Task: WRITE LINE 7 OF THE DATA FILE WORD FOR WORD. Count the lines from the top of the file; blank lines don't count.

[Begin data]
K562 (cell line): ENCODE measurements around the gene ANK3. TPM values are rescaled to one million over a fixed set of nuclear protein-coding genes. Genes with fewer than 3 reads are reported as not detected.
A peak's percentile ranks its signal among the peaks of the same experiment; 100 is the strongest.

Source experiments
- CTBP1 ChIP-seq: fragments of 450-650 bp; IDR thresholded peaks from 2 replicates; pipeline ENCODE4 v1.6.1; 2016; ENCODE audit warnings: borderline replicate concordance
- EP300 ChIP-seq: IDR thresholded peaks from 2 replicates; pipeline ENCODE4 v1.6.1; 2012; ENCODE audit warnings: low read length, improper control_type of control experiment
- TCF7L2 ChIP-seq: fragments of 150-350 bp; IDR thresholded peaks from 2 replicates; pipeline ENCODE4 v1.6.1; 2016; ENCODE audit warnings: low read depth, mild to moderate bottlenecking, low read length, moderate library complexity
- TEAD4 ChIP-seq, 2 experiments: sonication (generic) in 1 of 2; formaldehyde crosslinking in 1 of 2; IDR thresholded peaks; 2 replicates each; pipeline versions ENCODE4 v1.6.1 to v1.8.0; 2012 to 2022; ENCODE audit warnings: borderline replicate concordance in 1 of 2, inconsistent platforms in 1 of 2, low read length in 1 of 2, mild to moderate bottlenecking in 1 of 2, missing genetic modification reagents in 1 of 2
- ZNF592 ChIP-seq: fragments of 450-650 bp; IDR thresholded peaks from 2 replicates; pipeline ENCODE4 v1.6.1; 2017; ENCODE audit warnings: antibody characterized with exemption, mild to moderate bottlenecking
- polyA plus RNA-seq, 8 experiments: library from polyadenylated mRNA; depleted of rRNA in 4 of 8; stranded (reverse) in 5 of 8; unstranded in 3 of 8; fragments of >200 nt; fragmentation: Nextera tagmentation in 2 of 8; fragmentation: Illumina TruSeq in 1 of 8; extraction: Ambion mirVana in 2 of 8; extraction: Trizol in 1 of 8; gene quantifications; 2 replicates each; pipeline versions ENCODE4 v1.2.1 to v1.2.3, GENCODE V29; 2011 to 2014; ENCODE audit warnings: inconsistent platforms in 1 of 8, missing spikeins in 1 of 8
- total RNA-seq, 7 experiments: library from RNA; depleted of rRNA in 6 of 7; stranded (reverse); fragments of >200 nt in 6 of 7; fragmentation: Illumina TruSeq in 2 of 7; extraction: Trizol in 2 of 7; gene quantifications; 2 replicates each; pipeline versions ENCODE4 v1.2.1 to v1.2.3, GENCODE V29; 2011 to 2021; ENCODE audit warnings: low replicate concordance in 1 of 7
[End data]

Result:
- TEAD4 ChIP-seq, 2 experiments: sonication (generic) in 1 of 2; formaldehyde crosslinking in 1 of 2; IDR thresholded peaks; 2 replicates each; pipeline versions ENCODE4 v1.6.1 to v1.8.0; 2012 to 2022; ENCODE audit warnings: borderline replicate concordance in 1 of 2, inconsistent platforms in 1 of 2, low read length in 1 of 2, mild to moderate bottlenecking in 1 of 2, missing genetic modification reagents in 1 of 2